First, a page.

Two scientists at the U. S. Department of Energy’s Ames Laboratory have developed a computational method that will make the search for new catalysts more precise and less painstaking. In turn, the discovery could speed the development of efficient hydrogen storage materials, one of the technological obstacles for getting greener, cleaner hydrogen fuel cell vehicles on the road.
Nano Letters, “A Comprehensive Search for Stable Pt-Pd Nanoalloy Configurations and Their Use as Tunable Catalysts,” Ames Laboratory chief research officer Duane Johnson and associate scientist Linlin Wang, together with Teck L. Tan and Kewu Bai of the Institute of High Performance Computing, Agency for Science, Technology, and Research in Singapore, outline a unique and accurate computational method for finding the most stable alloyed nanoparticles that give the desired hydrogen adsorption.
Finding a catalyst, like the popular palladium and platinum alloys used in this study, that both adsorbs hydrogen readily and then desorbs it at a controllable rate and temperature is the key materials design challenge of hydrogen fuel cell technology, explained Johnson.
Part of the problem, he said, is designing at the nanoscale.
“You can’t just sit there and watch the catalytic reaction on the nanoscale,” said Johnson. “You can make nanoparticles and monitor flow reactions and say it worked or it didn’t work. Then you do a year of experiments on what the nanoparticles look like and you try to infer what’s going on but you can’t really look at it. It’s a hard, lengthy process. But, we can look at all the possibilities in the computer quickly.”
Additionally, previous computational methods were incomplete and limited the number of possible configurations to those nanoparticles with very high symmetry so that algorithms would process quickly.
Integrating their own ideas and those of others worldwide, The Ames Lab and Singapore team developed a novel software package that uses the data from reliable but computationally costly quantum mechanical calculations. The data are automatically mapped to a simpler classical model so that any particle configuration, composition or shape can be explored versus temperature, but without restrictions on symmetry of the particle or the need for more quantum-based data. The tool then can evaluate millions of possible arrangements of atoms in the particles, the hydrogen evolution reaction in each and compare them very quickly.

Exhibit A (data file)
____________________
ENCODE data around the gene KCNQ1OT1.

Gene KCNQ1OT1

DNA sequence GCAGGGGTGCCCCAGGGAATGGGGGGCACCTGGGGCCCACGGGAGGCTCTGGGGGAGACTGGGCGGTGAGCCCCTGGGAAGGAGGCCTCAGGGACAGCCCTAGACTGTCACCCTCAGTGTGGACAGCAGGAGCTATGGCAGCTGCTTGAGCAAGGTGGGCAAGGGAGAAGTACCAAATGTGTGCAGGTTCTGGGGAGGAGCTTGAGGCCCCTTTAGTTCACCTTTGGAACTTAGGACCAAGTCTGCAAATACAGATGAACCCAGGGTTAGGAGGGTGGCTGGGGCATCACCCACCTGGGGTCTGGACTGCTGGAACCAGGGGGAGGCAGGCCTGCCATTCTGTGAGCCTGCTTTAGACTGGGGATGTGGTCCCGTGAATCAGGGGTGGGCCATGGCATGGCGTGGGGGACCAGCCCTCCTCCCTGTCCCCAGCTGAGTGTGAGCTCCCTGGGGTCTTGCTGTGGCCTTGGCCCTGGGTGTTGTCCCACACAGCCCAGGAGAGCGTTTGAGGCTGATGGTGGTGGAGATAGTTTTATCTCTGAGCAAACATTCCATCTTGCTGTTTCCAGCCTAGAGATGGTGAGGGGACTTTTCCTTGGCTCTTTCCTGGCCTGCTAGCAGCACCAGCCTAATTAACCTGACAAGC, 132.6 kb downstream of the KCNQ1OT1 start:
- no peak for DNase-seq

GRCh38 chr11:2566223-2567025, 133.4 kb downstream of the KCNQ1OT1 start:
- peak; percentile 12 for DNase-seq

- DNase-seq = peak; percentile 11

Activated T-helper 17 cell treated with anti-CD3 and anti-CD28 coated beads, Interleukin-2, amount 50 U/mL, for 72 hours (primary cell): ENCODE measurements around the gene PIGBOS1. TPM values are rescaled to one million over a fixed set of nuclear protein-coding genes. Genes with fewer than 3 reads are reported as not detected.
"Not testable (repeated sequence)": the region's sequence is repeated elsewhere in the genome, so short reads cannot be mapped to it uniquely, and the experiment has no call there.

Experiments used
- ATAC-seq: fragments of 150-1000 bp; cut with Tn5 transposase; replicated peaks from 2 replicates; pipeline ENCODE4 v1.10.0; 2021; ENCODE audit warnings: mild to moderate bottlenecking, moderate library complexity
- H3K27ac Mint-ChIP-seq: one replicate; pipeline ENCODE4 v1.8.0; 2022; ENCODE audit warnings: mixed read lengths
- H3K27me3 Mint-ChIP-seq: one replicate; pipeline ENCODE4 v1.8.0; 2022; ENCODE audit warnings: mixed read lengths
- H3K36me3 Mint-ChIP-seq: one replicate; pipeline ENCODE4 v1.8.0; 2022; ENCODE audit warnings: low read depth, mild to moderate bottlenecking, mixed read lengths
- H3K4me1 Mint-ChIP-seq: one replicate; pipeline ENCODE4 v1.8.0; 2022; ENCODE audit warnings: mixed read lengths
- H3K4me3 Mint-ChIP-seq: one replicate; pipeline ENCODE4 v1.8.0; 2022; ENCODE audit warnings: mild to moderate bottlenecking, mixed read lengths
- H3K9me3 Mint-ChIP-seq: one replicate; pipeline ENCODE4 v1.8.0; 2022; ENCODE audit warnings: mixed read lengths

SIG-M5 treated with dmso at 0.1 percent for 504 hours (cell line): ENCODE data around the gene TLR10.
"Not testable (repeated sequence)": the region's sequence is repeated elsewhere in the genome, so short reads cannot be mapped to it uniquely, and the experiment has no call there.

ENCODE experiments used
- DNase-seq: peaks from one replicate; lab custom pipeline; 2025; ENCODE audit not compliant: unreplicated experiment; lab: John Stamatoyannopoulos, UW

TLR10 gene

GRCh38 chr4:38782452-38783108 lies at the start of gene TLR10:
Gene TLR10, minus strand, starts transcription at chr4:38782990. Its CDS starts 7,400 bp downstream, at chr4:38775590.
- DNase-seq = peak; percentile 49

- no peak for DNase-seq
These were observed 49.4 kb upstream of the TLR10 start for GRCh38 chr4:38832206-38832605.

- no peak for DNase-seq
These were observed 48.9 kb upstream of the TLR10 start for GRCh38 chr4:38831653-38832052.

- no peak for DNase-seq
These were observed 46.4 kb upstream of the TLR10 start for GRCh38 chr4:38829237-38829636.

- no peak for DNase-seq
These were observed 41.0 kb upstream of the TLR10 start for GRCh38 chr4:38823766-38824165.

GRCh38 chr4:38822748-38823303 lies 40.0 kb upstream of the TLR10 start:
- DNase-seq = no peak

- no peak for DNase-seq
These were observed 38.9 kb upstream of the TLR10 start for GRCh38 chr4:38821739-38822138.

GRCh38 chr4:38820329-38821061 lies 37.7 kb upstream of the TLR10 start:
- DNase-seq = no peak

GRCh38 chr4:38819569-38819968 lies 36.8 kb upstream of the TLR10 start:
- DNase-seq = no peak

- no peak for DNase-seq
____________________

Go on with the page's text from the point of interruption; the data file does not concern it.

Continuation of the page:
“This method searches all possible alloy configurations, with and without adsorbed hydrogen, to determine the optimal nanoparticle composition range for desired hydrogen adsorption energy,” said Wang. “If we do this computational “design” before we do the actual experiment, we know exactly what properties we will get. We are really attempting to design the catalyst from the very beginning.”
The broader and more complete search capability discovered important possibilities.
“We found that these configurations that are asymmetric turn out to be really important,” said Johnson. “Nobody realized these asymmetric configurations are really the most general ones and control adsorption. And surprisingly, some intuitive expectations for the alloying behavior with hydrogen adsorption were wrong – which highlights the importance of such predictive tools.”
Wang said that the method and tool can also be applied to nanoparticles with more than two components, allowing control of reactivity at lower cost or designing in multiple properties. It also can search for other desired properties, such as magnetism.
See the complete paper in Nano Letters at: http://pubs.acs.org/doi/abs/10.1021/nl302405k